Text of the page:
So, today we're celebrating the holidays as their busy schedules allow. I'm cooking dinner: roast duck, mushroom risotto, baked squash, and green beans. The china and stemware have been washed. We'll use Aunt Josie's glasses for water and Grandma Wacek's silver plate silverware. These two young people are now our family and we will use our family's fine dinnerware in honor of them.
In the movie Grease, Sandy reminisces about her evening with greaser Danny Zuko. Her clique of friends respond with, "Tell me more!" I have much the same reaction when reading book reviews.
I occasionally check the reviews of my own books. It's not just a way to torment myself or seek validation, it's also a way to pick out what readers like or dislike about my stories. Their comments inform me. Sometimes, I ignore their gripes, especially if that reader's one review is an outlier offset by a preponderance of opposite reviews. That happened with Daughter of the Twin Moons. One reader loathed the heroine.
I admit to being taken aback by that, but she's entitled to her opinion. I also appreciate her taking the time to explain the negative rating. I learn from such explanations and factor what I learn into future stories.
Of course, I love when readers praise my work. What author doesn't? What author doesn't crave more such praise and validation? Russian Lullaby recently receive three very nice reviews. The readers leaving those reviews didn't go in to detail, but their short comments were complimentary.
When deciding whether to purchase (or download) a book, I look for detail in reader reviews. Some (usually negative) reviews are vastly entertaining, probably better than the books themselves. I pay detailed reviews credence: these are readers who can and do explain why they did or did not like a particular story. I evaluate those reviews.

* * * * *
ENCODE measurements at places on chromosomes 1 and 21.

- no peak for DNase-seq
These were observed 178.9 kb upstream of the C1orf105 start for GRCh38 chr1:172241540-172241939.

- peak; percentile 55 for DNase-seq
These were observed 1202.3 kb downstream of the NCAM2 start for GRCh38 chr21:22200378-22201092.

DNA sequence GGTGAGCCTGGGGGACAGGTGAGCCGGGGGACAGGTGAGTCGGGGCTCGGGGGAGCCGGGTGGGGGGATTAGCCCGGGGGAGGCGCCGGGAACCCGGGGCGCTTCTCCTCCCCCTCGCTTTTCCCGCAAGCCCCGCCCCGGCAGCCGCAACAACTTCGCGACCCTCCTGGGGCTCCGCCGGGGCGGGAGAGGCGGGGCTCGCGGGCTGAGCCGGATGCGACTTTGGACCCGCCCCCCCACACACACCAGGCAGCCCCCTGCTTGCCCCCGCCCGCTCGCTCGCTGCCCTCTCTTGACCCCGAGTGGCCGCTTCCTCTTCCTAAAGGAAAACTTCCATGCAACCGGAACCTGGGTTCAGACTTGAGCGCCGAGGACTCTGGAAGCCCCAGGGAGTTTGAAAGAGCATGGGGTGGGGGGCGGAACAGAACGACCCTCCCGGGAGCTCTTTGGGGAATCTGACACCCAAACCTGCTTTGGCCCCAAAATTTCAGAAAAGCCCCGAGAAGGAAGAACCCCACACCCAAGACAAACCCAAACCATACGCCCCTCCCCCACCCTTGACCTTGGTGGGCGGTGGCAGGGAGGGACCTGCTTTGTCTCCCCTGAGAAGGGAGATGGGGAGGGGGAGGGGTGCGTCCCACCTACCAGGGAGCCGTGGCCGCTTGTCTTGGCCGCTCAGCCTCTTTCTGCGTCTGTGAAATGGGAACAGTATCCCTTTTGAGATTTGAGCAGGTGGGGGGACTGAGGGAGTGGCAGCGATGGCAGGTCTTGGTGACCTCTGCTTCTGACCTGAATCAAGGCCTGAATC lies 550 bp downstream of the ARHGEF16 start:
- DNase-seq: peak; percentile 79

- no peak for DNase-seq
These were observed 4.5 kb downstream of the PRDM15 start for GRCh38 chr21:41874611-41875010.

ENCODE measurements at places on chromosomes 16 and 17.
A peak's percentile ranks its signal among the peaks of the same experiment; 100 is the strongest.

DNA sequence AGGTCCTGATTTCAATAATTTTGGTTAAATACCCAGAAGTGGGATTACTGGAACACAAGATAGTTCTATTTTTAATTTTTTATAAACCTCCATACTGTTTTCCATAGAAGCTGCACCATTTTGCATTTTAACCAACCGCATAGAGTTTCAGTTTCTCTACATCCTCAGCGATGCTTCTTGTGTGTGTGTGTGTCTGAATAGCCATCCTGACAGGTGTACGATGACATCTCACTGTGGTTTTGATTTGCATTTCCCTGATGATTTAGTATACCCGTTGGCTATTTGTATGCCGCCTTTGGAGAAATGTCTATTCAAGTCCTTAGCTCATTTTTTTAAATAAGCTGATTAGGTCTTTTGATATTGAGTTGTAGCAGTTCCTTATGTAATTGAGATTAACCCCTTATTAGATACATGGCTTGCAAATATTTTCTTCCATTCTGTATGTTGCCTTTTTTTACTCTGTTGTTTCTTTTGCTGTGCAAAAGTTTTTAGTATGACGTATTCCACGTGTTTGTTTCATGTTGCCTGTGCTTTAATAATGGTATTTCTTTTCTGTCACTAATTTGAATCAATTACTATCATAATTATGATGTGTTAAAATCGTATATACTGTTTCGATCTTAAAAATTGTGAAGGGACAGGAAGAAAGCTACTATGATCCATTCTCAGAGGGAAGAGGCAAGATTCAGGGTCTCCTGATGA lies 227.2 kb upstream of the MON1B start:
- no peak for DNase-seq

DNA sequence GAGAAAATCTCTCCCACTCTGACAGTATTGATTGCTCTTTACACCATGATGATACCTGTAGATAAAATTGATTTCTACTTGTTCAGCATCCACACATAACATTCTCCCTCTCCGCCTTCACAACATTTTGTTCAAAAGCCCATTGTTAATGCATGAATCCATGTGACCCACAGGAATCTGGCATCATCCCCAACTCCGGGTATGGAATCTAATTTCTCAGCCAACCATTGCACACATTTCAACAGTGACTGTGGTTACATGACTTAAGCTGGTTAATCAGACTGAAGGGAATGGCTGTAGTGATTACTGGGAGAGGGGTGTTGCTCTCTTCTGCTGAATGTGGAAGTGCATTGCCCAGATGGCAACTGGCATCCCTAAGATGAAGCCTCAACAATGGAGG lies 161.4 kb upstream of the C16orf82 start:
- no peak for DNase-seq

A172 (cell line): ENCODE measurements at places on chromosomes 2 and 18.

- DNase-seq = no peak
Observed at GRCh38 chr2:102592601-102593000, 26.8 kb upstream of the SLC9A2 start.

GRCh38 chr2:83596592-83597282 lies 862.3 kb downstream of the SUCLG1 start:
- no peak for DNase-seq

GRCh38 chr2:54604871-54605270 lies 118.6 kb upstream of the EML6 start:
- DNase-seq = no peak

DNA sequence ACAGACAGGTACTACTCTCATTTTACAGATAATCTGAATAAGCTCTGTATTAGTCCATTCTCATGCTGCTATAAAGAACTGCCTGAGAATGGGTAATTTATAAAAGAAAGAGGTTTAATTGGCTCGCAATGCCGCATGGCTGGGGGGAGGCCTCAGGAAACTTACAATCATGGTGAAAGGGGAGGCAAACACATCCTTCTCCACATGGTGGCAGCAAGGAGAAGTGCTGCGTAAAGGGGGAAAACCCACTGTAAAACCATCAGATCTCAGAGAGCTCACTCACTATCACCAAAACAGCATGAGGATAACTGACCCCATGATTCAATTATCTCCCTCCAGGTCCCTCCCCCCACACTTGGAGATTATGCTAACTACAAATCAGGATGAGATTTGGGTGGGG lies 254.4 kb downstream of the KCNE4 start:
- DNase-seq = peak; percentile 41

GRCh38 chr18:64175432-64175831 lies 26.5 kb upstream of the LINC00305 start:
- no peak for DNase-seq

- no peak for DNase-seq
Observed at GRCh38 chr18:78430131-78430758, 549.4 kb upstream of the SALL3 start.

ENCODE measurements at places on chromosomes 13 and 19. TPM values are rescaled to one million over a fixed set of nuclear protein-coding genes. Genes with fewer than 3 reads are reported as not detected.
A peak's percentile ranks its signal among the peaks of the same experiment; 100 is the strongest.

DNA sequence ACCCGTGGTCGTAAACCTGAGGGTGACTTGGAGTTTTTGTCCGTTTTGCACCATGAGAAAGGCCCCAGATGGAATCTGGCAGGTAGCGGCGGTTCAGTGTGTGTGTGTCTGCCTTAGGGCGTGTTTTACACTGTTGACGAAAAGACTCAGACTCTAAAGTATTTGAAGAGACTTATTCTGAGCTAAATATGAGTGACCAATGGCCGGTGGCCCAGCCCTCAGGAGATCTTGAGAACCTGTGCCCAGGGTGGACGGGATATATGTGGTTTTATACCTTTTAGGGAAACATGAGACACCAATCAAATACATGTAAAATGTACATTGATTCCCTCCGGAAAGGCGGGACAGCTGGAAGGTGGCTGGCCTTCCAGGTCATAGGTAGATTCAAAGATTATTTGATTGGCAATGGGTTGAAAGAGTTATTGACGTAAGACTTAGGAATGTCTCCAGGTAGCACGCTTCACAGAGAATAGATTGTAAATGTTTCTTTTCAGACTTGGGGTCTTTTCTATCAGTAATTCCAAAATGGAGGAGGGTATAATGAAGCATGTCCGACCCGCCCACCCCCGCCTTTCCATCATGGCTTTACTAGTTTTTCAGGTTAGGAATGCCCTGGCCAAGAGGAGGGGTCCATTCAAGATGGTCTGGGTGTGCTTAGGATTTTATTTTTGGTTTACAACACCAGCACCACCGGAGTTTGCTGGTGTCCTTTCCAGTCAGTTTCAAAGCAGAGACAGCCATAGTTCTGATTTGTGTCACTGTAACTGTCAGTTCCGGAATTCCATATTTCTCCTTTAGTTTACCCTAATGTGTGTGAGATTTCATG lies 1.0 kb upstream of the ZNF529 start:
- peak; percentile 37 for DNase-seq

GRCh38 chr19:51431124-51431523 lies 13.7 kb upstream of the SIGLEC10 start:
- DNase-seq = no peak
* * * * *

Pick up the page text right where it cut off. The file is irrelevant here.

I often discount reviews that complain of explicit content or profanity. In the genres I read, such content or vulgarity is to be expected. However, when a reader notes that the F-word is grossly overused or that there's little to no plot connecting sex scenes, I do take those into consideration. It's a matter of degree. However, if a reader gives a book a 1-star review because a character takes the Lord's name in vain once or twice, then I ignore the review, because saying "OMG" or some other, spelled-out variation is realistic and I prize realism in the escapist literature I read.
Contrary, I know.
Some readers automatically assign a negative review to any book that ends on a cliffhanger. I can understand that, especially when there's no mention of that cliffhanger in the book's description. The reader feels duped by receiving a partial story and being forced to fork over additional money to finish the story. Some authors do use cliffhangers as a money grab: They charge $0 or $0.99 for the first installment, then $4.99 or more for each additional installment until the reader has paid considerably more for the entire story in installments than he or she would have if purchasing a single printed book.
I find that infuriating and deceitful.
Reviews lambasting a book for rampant grammatical errors and/or poor writing count highly in my decision whether to get that book. My "to be read" pile is overwhelming enough that I don't need to waste my time on substandard content. Reviews that complain of protagonists who are too stupid (or stubborn) to life also get my attention. Human frailty is allowed, even welcomed, in character development, but abject idiocy is not. If the protagonist has a fatal flaw, I like to know that the character can be redeemed. A good story arc encompasses character growth. In my novella The Barbary Lion, the protagonist (an anti-hero) gets his comeuppance and, in the end, negotiates with his one true love. What makes that ending acceptable after the way he has treated her is his one enduring trait of keeping his word no matter what.
People in real life as well as characters in books make bad decisions and/or behave poorly, but do they learn from the consequences of their poor choices or bad behavior?
If you leave a review, however, please explain it. Others who may purchase that book want to know why you did or did not like it. Reviews without explanations are worthless. I discredit them entirely when considering a purchase. Reviews need not be exhaustive--I seldom write long, detailed reviews--but they should be honest. Simply indicating you liked (or didn't like) something gives a stranger no reason to allow your review to influence his or her decision. If you want to be useful or helpful to potential readers and/or authors ...
Tell them why.
#bookreviews #hollybargobooks #opinion